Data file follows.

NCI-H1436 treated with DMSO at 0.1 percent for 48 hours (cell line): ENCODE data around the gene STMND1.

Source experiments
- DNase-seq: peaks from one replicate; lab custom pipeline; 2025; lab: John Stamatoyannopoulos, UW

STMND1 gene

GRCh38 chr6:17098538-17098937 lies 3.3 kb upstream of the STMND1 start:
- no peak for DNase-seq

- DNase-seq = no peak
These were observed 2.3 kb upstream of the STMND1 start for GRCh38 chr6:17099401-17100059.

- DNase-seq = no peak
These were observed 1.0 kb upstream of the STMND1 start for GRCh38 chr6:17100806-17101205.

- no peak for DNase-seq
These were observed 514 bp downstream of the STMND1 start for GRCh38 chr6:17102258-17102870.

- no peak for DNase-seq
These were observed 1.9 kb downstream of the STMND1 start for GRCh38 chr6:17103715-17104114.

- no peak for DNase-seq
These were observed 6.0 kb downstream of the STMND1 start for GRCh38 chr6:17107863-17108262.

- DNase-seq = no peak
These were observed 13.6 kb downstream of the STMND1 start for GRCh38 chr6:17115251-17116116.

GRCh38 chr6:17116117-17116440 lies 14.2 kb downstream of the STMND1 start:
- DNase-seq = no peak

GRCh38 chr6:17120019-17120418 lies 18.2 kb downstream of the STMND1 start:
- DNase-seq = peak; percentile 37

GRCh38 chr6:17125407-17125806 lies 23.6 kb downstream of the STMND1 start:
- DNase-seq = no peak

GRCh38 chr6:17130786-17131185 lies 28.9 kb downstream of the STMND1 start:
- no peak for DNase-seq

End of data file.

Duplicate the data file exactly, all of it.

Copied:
NCI-H1436 treated with DMSO at 0.1 percent for 48 hours (cell line): ENCODE data around the gene STMND1.

Source experiments
- DNase-seq: peaks from one replicate; lab custom pipeline; 2025; lab: John Stamatoyannopoulos, UW

STMND1 gene

GRCh38 chr6:17098538-17098937 lies 3.3 kb upstream of the STMND1 start:
- no peak for DNase-seq

- DNase-seq = no peak
These were observed 2.3 kb upstream of the STMND1 start for GRCh38 chr6:17099401-17100059.

- DNase-seq = no peak
These were observed 1.0 kb upstream of the STMND1 start for GRCh38 chr6:17100806-17101205.

- no peak for DNase-seq
These were observed 514 bp downstream of the STMND1 start for GRCh38 chr6:17102258-17102870.

- no peak for DNase-seq
These were observed 1.9 kb downstream of the STMND1 start for GRCh38 chr6:17103715-17104114.

- no peak for DNase-seq
These were observed 6.0 kb downstream of the STMND1 start for GRCh38 chr6:17107863-17108262.

- DNase-seq = no peak
These were observed 13.6 kb downstream of the STMND1 start for GRCh38 chr6:17115251-17116116.

GRCh38 chr6:17116117-17116440 lies 14.2 kb downstream of the STMND1 start:
- DNase-seq = no peak

GRCh38 chr6:17120019-17120418 lies 18.2 kb downstream of the STMND1 start:
- DNase-seq = peak; percentile 37

GRCh38 chr6:17125407-17125806 lies 23.6 kb downstream of the STMND1 start:
- DNase-seq = no peak

GRCh38 chr6:17130786-17131185 lies 28.9 kb downstream of the STMND1 start:
- no peak for DNase-seq